“Who would want to trick us?”
“Who the hell would want to drop us in the middle of a ghost city filled with deadly ants? Give me an answer to that, and I’ll answer your question.”
Felix was about to respond, but she interrupted.
“And don’t give me any more goddamn guesses. Guesses aren’t worth a damn. We could guess all day and never get it right. And even if we did, we’d never know.”
“But the exit—”
She whirled and grabbed him by his shirt. “I don’t want to hear another word about that fucking exit.”
The nearby zombies groaned, shuffling with more speed toward them.
Gretel released him. “We need to keep moving. Stay ahead of these damned things.”
He nodded. There was an unusual number of walking dead trudging after them. They also seemed more alert, more focused, as if drawn by the tension between Felix and Gretel. The undead threat was minimal, but there was no need to get sloppy.
They kept walking. Neither said a word. Felix had thoughts. Plenty of them. So many, he couldn’t organize them into any reasonable framework. He wanted to talk to Gretel about it, if only to help him do just that.
She obviously wasn’t interested. He wondered if she had the same questions and simply wasn’t ready to ask them. Or if she didn’t have them at all. He thought about the years he’d spent alone in this city, living day-to-day in a haze he wasn’t aware enough to recognize. It wasn’t a great way to exist, but it was simple. Now everything was messy. He couldn’t blame her if she preferred it to drowning in a sea of unanswerable questions.
An hour into their trek, the zombie hordes thinned. Felix unzipped the duffel and petted the cat. The city blocks passed by. Coffee shops, hotels, apartment building, supermarkets. All shaped out of the same all-purpose towering gray buildings. A bus every six blocks. No more. No less. It was like they were trapped in one of those endlessly repeating backgrounds in old cartoons, walking past the same pattern.
He started scratching lampposts, fully expecting to see the same mark repeat itself after a while. It never did. The pattern varied enough that you might not notice it if you weren’t looking for it. Except for the bus. Every six blocks. Every time.
“It never ends,” he said to the cat.
Gretel grumbled. “We haven’t walked that far.”
His attempts to calculate the distance were hampered by a number of factors. He wasn’t sure how long they’d been walking. He didn’t know how fast they were traveling. He didn’t know how big the average city block might be or how long it might take to traverse by foot.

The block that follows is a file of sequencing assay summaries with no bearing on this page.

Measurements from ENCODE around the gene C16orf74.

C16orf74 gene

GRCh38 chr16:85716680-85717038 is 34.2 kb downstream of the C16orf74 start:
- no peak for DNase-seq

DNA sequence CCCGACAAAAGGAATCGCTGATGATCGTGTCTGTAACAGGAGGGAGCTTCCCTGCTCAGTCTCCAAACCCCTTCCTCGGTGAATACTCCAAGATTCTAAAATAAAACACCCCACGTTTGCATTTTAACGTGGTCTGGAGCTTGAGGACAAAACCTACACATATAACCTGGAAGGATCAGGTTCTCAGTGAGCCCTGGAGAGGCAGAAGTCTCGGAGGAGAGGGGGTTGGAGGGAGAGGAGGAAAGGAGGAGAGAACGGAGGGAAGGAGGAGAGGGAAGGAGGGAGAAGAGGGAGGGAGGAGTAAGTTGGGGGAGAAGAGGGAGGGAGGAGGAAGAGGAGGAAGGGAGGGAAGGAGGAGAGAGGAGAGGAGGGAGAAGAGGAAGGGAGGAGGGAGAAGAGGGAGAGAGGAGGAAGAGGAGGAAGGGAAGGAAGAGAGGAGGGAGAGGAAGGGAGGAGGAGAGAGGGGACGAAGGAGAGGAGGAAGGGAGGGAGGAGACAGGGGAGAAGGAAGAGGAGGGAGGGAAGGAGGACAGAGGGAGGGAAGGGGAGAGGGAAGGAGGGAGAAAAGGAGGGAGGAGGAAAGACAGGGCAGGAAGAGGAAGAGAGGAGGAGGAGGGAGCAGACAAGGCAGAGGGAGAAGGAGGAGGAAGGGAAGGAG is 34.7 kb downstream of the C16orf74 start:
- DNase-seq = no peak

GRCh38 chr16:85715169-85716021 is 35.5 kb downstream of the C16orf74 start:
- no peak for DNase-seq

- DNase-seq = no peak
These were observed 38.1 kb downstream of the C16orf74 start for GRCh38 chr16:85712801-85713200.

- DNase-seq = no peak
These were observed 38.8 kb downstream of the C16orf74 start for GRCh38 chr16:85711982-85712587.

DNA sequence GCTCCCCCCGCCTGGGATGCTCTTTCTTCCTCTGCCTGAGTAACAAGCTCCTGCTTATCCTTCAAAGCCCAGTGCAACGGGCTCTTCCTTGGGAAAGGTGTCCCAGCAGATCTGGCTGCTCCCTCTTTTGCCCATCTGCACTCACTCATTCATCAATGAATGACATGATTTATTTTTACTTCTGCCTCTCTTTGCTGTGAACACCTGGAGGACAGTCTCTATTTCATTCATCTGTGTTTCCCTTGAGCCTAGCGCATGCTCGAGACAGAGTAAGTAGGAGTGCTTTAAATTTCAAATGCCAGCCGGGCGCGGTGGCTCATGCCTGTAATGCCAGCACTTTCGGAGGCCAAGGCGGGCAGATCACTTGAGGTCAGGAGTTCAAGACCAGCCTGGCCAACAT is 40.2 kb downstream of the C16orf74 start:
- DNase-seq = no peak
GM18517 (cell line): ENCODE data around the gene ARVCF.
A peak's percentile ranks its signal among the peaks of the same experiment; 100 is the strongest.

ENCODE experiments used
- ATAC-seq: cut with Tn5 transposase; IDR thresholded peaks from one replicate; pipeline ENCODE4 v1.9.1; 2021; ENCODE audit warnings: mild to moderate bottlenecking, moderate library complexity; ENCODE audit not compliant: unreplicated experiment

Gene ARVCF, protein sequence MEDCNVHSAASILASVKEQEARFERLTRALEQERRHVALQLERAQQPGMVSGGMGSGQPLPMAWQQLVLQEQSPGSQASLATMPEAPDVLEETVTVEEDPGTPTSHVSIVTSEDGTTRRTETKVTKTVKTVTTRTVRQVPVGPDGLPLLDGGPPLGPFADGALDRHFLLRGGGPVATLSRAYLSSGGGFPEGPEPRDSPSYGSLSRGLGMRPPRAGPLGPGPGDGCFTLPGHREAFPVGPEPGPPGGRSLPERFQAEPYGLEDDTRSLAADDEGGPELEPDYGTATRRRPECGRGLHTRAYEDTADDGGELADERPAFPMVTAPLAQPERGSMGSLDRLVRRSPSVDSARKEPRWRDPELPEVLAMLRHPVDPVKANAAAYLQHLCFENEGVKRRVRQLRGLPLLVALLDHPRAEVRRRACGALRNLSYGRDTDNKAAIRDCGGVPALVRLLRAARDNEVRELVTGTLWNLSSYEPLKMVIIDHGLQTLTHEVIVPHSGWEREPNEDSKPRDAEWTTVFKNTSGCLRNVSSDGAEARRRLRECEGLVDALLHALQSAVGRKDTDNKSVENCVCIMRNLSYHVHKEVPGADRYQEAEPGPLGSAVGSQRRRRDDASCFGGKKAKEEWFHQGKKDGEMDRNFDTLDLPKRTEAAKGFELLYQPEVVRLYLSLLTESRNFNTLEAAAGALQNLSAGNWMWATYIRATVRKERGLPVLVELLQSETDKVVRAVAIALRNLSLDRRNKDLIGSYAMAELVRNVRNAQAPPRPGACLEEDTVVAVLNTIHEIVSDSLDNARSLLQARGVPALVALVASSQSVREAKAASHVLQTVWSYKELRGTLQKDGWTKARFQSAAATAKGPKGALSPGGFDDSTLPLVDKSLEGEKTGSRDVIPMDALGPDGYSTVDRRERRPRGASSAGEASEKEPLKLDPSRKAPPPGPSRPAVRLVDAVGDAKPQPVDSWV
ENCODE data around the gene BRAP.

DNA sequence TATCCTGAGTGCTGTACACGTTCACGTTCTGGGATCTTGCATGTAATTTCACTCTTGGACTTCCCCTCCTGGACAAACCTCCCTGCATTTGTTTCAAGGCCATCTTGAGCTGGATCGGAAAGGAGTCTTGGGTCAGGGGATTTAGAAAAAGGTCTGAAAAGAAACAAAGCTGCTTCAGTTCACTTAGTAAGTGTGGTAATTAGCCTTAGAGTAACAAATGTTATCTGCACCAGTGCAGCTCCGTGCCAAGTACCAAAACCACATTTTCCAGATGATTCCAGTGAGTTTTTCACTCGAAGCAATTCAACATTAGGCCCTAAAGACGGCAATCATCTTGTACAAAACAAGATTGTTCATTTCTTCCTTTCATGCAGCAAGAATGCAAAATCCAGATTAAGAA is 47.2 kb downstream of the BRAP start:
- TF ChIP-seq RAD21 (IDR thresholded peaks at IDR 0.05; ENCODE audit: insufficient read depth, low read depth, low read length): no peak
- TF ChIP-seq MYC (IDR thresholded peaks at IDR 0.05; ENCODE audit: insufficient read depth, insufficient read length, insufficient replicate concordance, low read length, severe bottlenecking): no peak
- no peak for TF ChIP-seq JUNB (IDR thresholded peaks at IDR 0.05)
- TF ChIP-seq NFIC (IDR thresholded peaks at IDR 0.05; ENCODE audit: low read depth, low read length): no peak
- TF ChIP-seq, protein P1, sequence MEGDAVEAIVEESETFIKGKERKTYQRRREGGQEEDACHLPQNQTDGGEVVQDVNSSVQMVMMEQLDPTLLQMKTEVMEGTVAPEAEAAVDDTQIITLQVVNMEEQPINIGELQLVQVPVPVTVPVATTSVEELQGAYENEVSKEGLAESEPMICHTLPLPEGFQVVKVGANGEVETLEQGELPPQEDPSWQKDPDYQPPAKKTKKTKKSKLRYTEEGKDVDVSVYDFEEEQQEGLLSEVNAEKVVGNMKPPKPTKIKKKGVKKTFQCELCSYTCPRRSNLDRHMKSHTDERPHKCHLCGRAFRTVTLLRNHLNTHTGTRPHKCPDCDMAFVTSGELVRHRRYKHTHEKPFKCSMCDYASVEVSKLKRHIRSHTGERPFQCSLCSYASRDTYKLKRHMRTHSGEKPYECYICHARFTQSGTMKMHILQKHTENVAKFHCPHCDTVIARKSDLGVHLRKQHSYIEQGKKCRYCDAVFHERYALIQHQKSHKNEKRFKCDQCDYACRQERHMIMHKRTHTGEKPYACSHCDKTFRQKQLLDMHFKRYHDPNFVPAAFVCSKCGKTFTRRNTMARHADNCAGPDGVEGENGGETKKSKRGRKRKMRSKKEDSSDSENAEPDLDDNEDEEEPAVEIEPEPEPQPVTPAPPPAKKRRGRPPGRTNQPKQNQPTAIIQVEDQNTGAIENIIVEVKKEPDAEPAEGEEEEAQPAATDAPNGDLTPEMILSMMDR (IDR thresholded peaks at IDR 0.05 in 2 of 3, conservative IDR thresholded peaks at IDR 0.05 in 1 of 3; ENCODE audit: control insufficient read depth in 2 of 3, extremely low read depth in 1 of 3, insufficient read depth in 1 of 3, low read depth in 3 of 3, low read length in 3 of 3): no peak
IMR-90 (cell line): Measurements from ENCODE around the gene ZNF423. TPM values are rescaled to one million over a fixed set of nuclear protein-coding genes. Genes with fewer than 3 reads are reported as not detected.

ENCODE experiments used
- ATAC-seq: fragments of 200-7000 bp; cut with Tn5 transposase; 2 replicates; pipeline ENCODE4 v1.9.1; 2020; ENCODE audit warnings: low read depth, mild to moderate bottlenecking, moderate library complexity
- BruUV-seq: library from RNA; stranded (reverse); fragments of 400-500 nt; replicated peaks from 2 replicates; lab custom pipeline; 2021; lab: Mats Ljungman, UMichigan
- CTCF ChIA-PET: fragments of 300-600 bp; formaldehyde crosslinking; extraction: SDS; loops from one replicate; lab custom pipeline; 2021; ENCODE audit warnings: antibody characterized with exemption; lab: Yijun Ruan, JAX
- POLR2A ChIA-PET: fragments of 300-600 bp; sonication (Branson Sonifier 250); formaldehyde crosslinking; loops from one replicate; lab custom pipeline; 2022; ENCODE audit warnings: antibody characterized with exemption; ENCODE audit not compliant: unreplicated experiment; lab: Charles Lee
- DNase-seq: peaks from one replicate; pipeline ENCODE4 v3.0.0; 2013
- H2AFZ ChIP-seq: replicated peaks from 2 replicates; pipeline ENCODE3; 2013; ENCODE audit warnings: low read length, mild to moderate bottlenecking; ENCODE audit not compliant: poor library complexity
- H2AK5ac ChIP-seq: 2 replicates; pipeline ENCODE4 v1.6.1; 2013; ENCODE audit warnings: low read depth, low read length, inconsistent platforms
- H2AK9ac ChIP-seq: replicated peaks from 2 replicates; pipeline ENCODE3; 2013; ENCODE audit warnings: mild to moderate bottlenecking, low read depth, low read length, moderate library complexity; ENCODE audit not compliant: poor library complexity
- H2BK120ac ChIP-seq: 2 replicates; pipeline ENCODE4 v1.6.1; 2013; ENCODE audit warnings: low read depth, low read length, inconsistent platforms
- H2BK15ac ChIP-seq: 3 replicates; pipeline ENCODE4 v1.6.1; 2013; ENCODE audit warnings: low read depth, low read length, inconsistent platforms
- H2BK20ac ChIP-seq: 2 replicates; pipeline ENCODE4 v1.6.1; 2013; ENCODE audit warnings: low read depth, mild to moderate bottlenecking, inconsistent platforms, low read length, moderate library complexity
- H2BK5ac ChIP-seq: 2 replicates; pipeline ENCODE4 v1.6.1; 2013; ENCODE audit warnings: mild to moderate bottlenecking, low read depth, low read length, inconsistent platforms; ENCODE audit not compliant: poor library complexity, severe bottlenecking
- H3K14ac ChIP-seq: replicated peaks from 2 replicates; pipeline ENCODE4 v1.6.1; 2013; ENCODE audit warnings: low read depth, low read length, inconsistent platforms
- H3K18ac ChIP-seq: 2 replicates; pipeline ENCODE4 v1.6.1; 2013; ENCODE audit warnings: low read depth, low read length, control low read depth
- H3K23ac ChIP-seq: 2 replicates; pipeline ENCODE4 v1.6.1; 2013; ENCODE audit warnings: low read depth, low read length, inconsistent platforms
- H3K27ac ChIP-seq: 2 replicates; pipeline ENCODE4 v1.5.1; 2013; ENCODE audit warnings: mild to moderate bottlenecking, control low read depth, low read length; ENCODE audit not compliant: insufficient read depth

It still seemed too damned far. He tried remembering seeing anything other than the city, but aside from movies, he drew a blank.
“There’s no end to it,” he said, again to the cat, who never seemed irritated with him.
“We just have to keep walking,” replied Gretel. “We’ll reach something eventually.”
“I thought you didn’t believe there was a way out.”
“I didn’t say we’d escape. I said we’d reach the end. That giant wall of brick or computer code or whatever that’s waiting for us.”
He didn’t ask why she kept going if she thought the edge of an inescapable cage waited them. She had to keep going. Just like he did. They were both looking for answers. Gretel wanted confirmation of what she already knew. She’d given up on looking for a way out but not on proving there was no exit. She was an explorer convinced the edge of the world was just around the corner but determined to sail over it to prove some kind of point.
Gretel stopped suddenly, and he bumped into her.
“What now?” he asked.
A woman stood a few feet away. She’d snuck up on them because, distracted by their own conversation, they’d mistaken her for another shambling dead thing. But up close, it became obvious she was another survivor.
It wasn’t her face. That was covered by an odd gasmask. Something out of a science fiction story. It hissed and clicked with her every breath.
It wasn’t the bag of groceries she carried. Some zombies carried such things with them, artifacts of their living days. Felix had once seen a zombie hauling a box full of office supplies, trudging along as if he’d just gotten fired and had to clean out his desk.
What separated her from every zombie Felix had ever seen was her pistol. He’d seen zombies carrying guns, but none of them had ever pointed them at him.